As Blinken heads to China, these are the major divides he will try to bridge

WASHINGTON — Secretary of State Antony Blinken will begin three days of talks with senior Chinese officials in Shanghai and Beijing this week on U.S.-China relations at a critical point involving numerous global disputes.

The mere fact that Blinken is making the trip — shortly after a call between President Joe Biden and Chinese leader Xi Jinping, a similar visit to China by Treasury Secretary Janet Yellen and a phone call between the U.S. and Chinese defense chiefs — may be seen by some . as encouraging, but ties between Washington and Beijing are strained and rifts are widening.

From Russia and Ukraine to Israel, Iran and the broader Middle East, as well as the Indo-Pacific and trade issues, the US and China are on a series of collision courses that have stoked fears about military and strategic security as well as international economic stability .

Blinken “will express our concerns clearly and openly” during the talks that begin Wednesday, a senior State Department official said.

Here’s a look at some of the key issues Blinken is expected to raise during the trip:

The Biden administration has grown increasingly concerned in recent months about Chinese support for Russia’s defense industrial base, which U.S. officials say will allow Moscow to overcome Western sanctions imposed after its invasion of Ukraine and supply its military . US officials say this will be a key topic of discussion during Blinken’s visit.

While the U.S. says there is no evidence that China is actually arming Russia, officials say other activities are potentially equally problematic.

“If on the one hand China claims it wants good relations with Europe and other countries, on the other hand it cannot fuel the greatest threat to European security since the end of the Cold War,” Blinken said last week.

A senior State Department official said Friday that “thanks to Chinese support, Russia has largely restored its defense industrial base, which not only impacts the battlefield in Ukraine but, in our view, poses a greater threat to broader European security .”

US officials, from Biden on down, have repeatedly called on China to use whatever leverage it has over Iran to prevent Israel’s war against Hamas in Gaza from turning into a broader regional conflict.

While China appears generally receptive to such calls – especially as it relies heavily on oil imports from Iran and other Middle Eastern countries – tensions have steadily increased since the start of the Gaza war in October and more recent direct attacks and counter-attacks between Israel and other Middle Eastern countries. Iran.

Blinken has urged China to take a more active stance and push Iran not to escalate tensions in the Middle East. He has spoken several times with his Chinese counterpart Wang Yi over the past six months and urged China to tell Iran to remove the proxy groups it has supported in the region, including Hamas, Lebanese Hezbollah, the Yemeni Houthis and Iranian-backed militias in the region. Iraq and Syria.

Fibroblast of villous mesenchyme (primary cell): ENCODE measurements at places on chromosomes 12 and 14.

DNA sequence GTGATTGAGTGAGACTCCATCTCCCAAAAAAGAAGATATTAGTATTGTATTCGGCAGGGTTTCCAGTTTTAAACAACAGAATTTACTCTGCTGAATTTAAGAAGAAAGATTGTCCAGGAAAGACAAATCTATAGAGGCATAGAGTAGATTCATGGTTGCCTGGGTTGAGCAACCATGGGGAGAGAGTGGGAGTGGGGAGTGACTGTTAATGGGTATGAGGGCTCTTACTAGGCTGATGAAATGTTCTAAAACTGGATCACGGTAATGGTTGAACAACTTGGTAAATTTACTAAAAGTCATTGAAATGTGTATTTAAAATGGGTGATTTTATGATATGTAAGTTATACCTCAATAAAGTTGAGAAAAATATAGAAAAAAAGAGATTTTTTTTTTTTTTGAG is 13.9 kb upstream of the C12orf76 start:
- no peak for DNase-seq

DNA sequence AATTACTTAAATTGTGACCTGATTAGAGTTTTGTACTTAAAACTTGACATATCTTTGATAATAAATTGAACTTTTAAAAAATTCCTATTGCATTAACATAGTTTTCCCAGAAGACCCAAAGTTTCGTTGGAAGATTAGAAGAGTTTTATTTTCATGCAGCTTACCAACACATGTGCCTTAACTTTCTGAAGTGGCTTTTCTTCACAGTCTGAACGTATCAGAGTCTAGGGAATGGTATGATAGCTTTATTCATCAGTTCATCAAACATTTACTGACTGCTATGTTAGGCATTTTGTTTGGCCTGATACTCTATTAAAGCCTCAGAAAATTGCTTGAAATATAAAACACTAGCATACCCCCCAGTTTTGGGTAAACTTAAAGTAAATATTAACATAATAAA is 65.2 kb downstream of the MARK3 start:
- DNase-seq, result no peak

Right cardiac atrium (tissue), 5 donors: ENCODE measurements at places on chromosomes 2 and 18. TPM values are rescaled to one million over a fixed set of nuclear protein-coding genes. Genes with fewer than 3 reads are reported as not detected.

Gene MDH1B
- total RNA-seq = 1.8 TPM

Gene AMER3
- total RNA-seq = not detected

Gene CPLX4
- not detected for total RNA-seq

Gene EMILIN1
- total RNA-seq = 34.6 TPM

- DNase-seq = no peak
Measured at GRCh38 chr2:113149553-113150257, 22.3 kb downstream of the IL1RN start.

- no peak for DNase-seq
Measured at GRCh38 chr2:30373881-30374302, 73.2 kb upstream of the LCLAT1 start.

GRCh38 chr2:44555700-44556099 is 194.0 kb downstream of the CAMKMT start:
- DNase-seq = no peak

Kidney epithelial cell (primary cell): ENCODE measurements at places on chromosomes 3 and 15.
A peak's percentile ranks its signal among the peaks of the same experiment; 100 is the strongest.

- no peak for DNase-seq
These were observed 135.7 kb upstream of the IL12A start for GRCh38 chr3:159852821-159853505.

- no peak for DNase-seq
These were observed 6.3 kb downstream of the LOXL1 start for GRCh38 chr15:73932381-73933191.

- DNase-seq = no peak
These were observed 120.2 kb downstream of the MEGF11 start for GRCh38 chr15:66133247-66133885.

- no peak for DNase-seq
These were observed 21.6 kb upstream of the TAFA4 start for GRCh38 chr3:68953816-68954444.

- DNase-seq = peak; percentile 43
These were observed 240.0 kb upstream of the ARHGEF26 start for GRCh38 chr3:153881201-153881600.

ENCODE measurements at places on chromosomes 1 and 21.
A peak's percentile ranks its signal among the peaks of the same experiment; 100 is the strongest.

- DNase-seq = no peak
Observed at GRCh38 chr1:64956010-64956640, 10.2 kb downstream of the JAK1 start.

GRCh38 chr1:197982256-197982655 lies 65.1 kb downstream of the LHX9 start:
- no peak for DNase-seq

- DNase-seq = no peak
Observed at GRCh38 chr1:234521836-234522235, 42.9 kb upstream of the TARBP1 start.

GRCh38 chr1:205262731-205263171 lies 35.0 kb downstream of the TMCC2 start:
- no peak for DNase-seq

Blinken told Wang in a phone call this month that “escalation is in no one’s interest and countries should urge Iran not to escalate,” State Department spokesman Matthew Miller said of their latest conversation.

The senior State Department official said Blinken would reiterate U.S. interest in China using “whatever channels or influence the country has to try to convey the need for restraint to all parties, including Iran.”

In the Indo-Pacific region, China and the United States are the main players, but Beijing has in recent years become increasingly aggressive towards Taiwan and its smaller Southeast Asian neighbors, with which it has significant territorial and maritime disputes in the South China Sea.

The US has strongly condemned Chinese military exercises that threaten Taiwan, which Beijing considers a renegade province, and vowed to reunify with the mainland by force if necessary. Successive US administrations have steadily increased military aid and sales to Taipei, much to Chinese anger.

The senior State Department official said Blinken would “underscore both privately and publicly America’s continued interest in maintaining peace and stability in the Taiwan Strait. We think this is crucial for the region and the world.”

In the South China Sea, the US and others have become increasingly concerned about provocative Chinese actions in and around disputed areas.

In particular, the US has raised objections to what it believes are Chinese attempts to thwart legitimate maritime activities of others in the sea, particularly the Philippines and Vietnam. That was a major topic of concern this month when Biden held a triple summit with the prime minister of Japan and the president of the Philippines.

The US and China are at odds over human rights in China’s western Xinjiang region, Tibet and Hong Kong, as well as over the fate of several US citizens who the State Department says have been “wrongfully” detained by Chinese authorities.

China has repeatedly dismissed U.S. criticism as improper interference in its internal affairs. Still, Blinken will raise these issues again, the senior State Department official said, adding that China’s self-declared efforts to ban the export of materials traffickers use to make fentanyl have not yet yielded significant results.

The two sides agreed last year to set up a working group to explore ways to combat the surge in production of fentanyl precursors in China and their exports abroad. U.S. officials say they believe they have made some progress in cracking down on the illegal industry, but many producers have found ways around the new restrictions.